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Lawyer to Discuss Route 7 Widening with Public Next Week

by Dave Emke — May 24, 2017 at 11:30 am 16 Comments

A meeting is slated for June 1 to discuss the effects of widening of Route 7 from Reston to Tysons.

Michael J. Coughlin is the eminent domain, land use and zoning, and real estate lawyer for Walsh, Colucci, Lubeley and Walsh PC. He will host the meeting on the project Thursday, June 1 from 6:30-8 p.m. at the Sheraton Tysons (8661 Leesburg Pike, Tysons).

The proposed Virginia Department of Transportation project will involve nearly seven miles of Route 7, between Reston Avenue and Jarrett Valley Drive, which is just before the Dulles Toll Road interchange. Coughlin is inviting residents to the meeting to “learn about the project, potential impacts to properties, what to do to prepare for the project, the eminent domain process in Virginia, and the legal rights of owners and businesses affected by the project.”

This is the latest stage of VDOT’s work to add two lanes to the heavily traveled highway, bringing it to six overall. They also plan to add facilities for cyclists and pedestrians, and make “substantial intersection and other improvements” along the corridor.

Those improvements, according to VDOT, would include:

  • Constructing a partial interchange at Baron Cameron Avenue to reduce congestion
  • Relocating Lewinsville Road and creating a displaced left-turn intersection
  • Replacing and raising the Difficult Run bridge to reduce flooding

The last public hearing on the project was held in November. View information shared and discussed at that meeting here.

The Fairfax County Board of Supervisors is slated to vote on the project design next month. Upon approval, VDOT is expected to put out its request for proposals on the project later this year. Work is planned to start in late 2020 and last until 2025. Anticipated cost of the project is $234 million.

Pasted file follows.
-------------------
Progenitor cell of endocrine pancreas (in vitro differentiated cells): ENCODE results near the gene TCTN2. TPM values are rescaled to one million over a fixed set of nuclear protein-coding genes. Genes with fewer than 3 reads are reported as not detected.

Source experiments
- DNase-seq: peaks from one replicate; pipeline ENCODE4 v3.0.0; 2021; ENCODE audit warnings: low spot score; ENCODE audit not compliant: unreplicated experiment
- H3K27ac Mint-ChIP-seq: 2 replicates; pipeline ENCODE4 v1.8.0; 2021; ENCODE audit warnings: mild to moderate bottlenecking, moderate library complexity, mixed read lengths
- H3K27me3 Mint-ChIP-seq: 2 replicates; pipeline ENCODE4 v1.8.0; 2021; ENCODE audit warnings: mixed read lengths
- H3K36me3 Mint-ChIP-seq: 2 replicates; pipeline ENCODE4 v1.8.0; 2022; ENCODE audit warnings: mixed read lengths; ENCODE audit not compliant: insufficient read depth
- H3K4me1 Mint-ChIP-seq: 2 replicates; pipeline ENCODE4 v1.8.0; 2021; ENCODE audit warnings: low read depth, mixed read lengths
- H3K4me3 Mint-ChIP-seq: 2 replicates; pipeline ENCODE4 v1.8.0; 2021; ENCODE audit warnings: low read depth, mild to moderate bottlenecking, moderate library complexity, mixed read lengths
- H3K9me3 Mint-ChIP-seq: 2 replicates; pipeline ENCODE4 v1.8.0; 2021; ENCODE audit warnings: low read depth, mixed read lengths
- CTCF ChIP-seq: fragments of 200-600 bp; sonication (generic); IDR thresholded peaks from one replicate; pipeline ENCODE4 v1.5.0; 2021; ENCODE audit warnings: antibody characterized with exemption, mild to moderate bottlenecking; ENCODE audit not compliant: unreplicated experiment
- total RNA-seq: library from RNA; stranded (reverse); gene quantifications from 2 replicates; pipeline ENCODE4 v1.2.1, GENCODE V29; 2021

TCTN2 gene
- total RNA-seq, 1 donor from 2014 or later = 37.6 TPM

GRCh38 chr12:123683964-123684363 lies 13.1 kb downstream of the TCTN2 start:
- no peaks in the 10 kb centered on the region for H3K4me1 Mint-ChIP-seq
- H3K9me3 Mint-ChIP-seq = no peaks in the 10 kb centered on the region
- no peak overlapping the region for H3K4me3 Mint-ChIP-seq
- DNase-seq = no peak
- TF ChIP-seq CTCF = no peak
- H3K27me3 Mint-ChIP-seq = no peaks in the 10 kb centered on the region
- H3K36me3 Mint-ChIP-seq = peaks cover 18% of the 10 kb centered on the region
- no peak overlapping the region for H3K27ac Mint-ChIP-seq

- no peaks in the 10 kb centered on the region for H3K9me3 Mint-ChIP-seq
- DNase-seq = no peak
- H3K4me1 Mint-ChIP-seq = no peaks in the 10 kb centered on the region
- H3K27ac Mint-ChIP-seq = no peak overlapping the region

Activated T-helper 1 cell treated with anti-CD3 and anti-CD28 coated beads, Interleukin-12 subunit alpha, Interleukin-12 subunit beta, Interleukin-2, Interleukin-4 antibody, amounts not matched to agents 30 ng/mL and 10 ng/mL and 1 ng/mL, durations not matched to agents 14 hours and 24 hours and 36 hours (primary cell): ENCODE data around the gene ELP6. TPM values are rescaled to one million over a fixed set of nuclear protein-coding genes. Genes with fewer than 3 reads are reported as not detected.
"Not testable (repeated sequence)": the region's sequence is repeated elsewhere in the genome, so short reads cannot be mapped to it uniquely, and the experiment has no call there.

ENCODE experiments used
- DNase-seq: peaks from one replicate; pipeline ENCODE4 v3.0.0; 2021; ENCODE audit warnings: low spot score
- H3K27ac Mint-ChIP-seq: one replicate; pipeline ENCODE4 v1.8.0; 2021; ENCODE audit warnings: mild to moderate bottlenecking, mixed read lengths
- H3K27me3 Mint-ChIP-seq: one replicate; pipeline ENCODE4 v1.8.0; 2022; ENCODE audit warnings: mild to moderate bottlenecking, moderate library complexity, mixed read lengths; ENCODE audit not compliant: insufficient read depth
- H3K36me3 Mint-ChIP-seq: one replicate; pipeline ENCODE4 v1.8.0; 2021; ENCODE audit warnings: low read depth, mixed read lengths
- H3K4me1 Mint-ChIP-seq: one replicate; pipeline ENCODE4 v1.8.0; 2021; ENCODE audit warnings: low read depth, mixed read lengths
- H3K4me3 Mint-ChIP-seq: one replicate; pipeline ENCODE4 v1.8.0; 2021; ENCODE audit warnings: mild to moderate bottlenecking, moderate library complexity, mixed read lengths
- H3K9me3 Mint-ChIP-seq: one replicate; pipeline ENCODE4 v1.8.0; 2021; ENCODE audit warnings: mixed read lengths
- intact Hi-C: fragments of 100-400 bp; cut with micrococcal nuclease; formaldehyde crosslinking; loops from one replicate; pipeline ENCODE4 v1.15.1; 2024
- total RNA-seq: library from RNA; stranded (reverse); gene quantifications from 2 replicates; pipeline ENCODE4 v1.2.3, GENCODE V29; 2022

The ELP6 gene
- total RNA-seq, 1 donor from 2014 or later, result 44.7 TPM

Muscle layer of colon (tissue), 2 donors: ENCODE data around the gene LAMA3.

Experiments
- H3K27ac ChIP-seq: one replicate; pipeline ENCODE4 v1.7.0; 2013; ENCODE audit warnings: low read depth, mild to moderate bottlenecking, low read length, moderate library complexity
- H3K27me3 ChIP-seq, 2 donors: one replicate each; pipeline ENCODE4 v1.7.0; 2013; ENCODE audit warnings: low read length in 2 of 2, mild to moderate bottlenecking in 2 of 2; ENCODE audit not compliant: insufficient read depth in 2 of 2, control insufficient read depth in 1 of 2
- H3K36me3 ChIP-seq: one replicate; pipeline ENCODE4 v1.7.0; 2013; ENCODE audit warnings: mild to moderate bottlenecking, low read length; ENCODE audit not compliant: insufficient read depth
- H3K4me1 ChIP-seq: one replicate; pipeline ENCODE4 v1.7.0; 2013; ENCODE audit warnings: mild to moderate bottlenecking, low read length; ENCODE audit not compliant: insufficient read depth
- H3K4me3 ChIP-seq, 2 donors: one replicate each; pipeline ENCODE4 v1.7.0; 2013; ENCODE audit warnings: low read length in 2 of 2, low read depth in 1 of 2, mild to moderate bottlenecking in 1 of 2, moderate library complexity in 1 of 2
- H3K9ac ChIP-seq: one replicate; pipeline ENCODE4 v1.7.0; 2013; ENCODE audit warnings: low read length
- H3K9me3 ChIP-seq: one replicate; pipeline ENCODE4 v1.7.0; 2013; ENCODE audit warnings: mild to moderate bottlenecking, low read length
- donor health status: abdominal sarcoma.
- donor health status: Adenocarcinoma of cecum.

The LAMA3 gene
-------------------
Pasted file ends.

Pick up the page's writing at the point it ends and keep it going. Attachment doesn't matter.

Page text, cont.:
Photo: Intersection of Route 7 and Baron Cameron Avenue. Map via Virginia Department of Transportation.

  • Greg

    Loudoun county gets full interchanges from Leesburg to Fairfax County line and Fairfax gets just one partial interchange?

    • Cubsfan6116

      Loudoun has funded most of those projects through local spending or proffers. If we Fairfax County residents want to put our money into such improvements I’d be all for it. (Suffice it to say I’d like to build the McLaren Road connection and Hunter Mill/Sunrise improvements as well as additional interchanges on FFX County Pkwy first – but we should be thinking big!)

  • Shovel ready

    This would be a first: no widening.

    1. Get rid of the median
    2. Pave 5 lines total, side by side
    3. Deploy retractable rail guards
    4. Three lanes outbound (am)
    5. Three lanes inbound (pm)
    6. Digitize

    Voila!

    Non rush hour traffic will still be on two lanes. Thanks and done.

    • Mike M

      Voila! Got a few hundred million dollars?

    • Greg

      Definitely agree that the median should go. The weeds growing there are at least a foot tall.

      • TheKingJAK

        Without a median it looks like every other urban roadway.

        • Reston Realist

          agree – keep the median, just trim the grass and weeds.

        • vdiv

          Which it is.

      • Jenny Gibbers

        The middle lane will be elevated so that no weeds are hurt in the process. You re welcome,

    • TheKingJAK

      Fifty years from now it’ll probably be eight lanes wide with cars running through what previously stood as woodland and living rooms.

    • Reston Realist

      so what do you do mid-day when you still have a bunch of traffic out there and it’s going in both directions?

  • TBex

    Stupid. Widening will just induce demand and increase traffic elsewhere.

    • Mike M

      So, . . . narrow it and cars and the need to commute will go away? Everyone will bring out their bike and sing Kumbaya?

  • cRAzy

    So why is Coughlin doing this?
    a. Chasing ambulances, so to speak?
    b. Public service (riiiggghhhtt!)
    c. Cuz the County won’t send one of its own attorneys out to explain the impact of this idea on taxpaying property owners. “We are so happy you have paid your property taxes for years that we’re going to relieve you of ever having to do so again.”

    • South_Detroit

      The county and state have had one or two brains a year on this for 5 years now, and several others over the past 17 years we’ve lived near the planned project.

  • vdiv

    For kicks and giggles just throw in a metro line spur to Sterling while at it!

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